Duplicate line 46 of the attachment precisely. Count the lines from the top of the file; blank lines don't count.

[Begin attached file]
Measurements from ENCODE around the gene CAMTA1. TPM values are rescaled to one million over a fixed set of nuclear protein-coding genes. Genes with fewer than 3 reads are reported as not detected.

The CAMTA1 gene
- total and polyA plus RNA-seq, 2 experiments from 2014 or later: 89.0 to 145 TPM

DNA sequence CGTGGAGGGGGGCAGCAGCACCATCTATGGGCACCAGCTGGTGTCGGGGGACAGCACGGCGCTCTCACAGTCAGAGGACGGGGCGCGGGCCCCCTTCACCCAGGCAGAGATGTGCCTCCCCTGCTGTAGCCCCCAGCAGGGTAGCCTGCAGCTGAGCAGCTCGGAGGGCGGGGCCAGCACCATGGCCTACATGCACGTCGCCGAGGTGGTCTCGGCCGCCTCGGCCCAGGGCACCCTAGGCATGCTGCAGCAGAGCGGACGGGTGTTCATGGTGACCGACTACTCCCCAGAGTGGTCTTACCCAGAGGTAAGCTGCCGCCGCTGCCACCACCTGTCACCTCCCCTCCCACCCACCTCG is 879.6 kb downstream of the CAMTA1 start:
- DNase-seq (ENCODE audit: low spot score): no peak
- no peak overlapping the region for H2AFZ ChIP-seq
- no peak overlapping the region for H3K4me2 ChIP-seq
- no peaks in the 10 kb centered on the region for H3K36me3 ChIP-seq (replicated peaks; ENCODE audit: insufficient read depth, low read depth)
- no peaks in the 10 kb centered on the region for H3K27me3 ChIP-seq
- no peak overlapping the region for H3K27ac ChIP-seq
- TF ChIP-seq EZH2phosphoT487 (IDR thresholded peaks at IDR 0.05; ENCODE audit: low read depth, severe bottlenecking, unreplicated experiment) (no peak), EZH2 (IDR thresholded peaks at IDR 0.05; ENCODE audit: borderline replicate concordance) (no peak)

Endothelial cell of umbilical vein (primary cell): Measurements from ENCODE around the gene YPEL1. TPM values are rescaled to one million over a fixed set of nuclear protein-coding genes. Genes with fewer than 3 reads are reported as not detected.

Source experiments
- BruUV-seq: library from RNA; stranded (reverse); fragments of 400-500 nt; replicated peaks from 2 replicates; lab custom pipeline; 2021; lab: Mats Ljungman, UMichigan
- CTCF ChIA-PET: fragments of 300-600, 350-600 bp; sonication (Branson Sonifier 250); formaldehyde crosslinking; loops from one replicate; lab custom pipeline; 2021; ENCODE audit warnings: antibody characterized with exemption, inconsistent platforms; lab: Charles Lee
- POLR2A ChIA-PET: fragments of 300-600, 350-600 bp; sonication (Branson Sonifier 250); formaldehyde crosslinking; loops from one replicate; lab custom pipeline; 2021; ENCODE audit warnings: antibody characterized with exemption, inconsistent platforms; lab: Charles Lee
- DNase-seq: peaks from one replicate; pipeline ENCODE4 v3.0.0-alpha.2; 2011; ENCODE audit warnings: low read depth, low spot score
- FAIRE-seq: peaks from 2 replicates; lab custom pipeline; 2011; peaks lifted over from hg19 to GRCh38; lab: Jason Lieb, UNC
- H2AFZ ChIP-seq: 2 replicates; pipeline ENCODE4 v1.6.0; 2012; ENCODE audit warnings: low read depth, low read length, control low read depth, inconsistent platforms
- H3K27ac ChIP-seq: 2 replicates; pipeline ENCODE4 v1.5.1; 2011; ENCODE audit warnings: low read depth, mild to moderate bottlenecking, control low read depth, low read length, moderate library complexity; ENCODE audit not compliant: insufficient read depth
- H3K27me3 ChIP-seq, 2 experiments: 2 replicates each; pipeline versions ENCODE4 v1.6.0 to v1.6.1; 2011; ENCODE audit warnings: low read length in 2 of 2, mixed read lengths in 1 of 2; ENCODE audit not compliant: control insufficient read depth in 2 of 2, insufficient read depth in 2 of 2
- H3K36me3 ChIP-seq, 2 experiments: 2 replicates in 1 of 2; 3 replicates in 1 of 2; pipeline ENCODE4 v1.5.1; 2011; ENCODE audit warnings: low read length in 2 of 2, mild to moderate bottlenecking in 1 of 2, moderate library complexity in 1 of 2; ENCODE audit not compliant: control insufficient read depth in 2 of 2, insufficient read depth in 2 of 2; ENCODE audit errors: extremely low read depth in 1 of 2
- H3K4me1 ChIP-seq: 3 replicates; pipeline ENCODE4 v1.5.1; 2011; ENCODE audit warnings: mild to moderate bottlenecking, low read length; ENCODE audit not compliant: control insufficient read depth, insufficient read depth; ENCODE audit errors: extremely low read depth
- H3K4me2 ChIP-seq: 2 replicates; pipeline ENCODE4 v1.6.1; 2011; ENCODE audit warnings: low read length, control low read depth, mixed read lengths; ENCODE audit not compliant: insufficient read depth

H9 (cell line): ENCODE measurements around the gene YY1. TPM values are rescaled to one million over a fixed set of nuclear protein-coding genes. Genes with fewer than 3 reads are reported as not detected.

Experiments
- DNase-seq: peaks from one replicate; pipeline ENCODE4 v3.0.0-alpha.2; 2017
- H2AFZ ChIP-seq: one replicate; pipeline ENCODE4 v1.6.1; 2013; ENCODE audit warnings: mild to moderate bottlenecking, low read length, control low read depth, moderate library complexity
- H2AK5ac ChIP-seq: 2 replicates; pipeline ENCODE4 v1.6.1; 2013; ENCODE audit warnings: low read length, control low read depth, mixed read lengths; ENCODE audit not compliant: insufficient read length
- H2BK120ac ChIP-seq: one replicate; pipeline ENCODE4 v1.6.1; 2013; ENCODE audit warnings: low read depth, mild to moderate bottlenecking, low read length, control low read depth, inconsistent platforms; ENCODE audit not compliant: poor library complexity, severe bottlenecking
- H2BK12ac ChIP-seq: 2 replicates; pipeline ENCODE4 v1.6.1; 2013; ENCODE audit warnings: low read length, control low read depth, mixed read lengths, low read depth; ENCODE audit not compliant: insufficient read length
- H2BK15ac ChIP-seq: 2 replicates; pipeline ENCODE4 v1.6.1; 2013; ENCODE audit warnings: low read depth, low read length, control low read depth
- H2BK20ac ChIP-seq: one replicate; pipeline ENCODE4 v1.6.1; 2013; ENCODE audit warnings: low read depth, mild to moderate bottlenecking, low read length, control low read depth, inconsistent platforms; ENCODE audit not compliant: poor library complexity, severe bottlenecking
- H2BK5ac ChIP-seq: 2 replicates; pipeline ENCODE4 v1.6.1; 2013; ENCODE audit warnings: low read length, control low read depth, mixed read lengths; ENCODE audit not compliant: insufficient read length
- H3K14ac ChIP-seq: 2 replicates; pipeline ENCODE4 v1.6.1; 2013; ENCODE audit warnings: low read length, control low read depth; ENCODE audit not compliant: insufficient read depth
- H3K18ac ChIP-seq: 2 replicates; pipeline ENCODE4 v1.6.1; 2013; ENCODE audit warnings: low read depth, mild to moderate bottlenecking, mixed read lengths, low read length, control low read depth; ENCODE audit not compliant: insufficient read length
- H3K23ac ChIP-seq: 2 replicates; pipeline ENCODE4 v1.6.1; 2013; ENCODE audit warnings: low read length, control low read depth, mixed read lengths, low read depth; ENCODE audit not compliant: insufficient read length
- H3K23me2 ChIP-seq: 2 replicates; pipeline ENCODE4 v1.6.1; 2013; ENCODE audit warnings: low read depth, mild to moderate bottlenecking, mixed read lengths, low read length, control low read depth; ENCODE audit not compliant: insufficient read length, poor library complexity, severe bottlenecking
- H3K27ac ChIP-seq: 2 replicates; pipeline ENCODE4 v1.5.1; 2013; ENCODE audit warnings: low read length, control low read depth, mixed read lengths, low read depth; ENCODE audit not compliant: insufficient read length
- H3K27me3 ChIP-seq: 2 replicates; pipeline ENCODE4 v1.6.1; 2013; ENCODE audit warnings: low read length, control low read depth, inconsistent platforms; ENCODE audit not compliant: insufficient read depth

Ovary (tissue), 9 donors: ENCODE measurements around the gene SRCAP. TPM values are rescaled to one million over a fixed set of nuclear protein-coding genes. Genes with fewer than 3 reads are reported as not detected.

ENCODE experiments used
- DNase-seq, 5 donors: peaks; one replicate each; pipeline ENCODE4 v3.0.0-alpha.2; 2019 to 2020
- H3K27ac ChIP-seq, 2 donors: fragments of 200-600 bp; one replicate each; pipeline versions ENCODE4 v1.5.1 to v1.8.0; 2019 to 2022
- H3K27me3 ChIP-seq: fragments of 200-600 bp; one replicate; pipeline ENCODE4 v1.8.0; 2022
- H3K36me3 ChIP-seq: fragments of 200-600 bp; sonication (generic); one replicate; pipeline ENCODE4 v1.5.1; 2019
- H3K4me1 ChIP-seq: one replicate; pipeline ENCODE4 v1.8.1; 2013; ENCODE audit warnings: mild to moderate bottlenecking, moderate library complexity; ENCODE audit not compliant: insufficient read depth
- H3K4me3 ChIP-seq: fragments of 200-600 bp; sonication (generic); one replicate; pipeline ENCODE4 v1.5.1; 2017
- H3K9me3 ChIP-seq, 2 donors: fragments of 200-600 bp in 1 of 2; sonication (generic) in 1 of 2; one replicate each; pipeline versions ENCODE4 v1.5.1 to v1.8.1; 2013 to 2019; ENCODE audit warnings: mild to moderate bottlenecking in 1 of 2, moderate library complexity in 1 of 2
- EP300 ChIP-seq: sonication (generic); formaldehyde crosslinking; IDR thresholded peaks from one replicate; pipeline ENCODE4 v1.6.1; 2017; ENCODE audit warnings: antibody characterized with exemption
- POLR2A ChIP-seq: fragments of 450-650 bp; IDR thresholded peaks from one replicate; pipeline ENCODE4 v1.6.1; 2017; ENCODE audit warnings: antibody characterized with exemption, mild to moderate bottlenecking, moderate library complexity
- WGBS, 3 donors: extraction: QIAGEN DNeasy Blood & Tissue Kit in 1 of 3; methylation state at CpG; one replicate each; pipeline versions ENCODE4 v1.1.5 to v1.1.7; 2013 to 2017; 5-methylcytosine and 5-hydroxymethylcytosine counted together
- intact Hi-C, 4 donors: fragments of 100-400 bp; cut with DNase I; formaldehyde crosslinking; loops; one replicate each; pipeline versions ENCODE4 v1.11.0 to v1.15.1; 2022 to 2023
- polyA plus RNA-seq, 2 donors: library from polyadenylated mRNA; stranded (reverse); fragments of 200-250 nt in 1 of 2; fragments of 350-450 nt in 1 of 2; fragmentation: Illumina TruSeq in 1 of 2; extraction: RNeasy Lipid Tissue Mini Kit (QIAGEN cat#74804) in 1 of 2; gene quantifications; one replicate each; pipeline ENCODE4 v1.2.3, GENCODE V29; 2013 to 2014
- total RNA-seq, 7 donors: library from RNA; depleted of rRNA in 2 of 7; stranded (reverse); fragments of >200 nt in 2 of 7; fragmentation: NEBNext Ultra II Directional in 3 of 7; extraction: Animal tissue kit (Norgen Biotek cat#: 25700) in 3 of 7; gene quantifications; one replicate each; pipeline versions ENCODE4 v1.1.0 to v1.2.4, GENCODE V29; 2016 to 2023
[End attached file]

- H3K36me3 ChIP-seq: fragments of 200-600 bp; sonication (generic); one replicate; pipeline ENCODE4 v1.5.1; 2019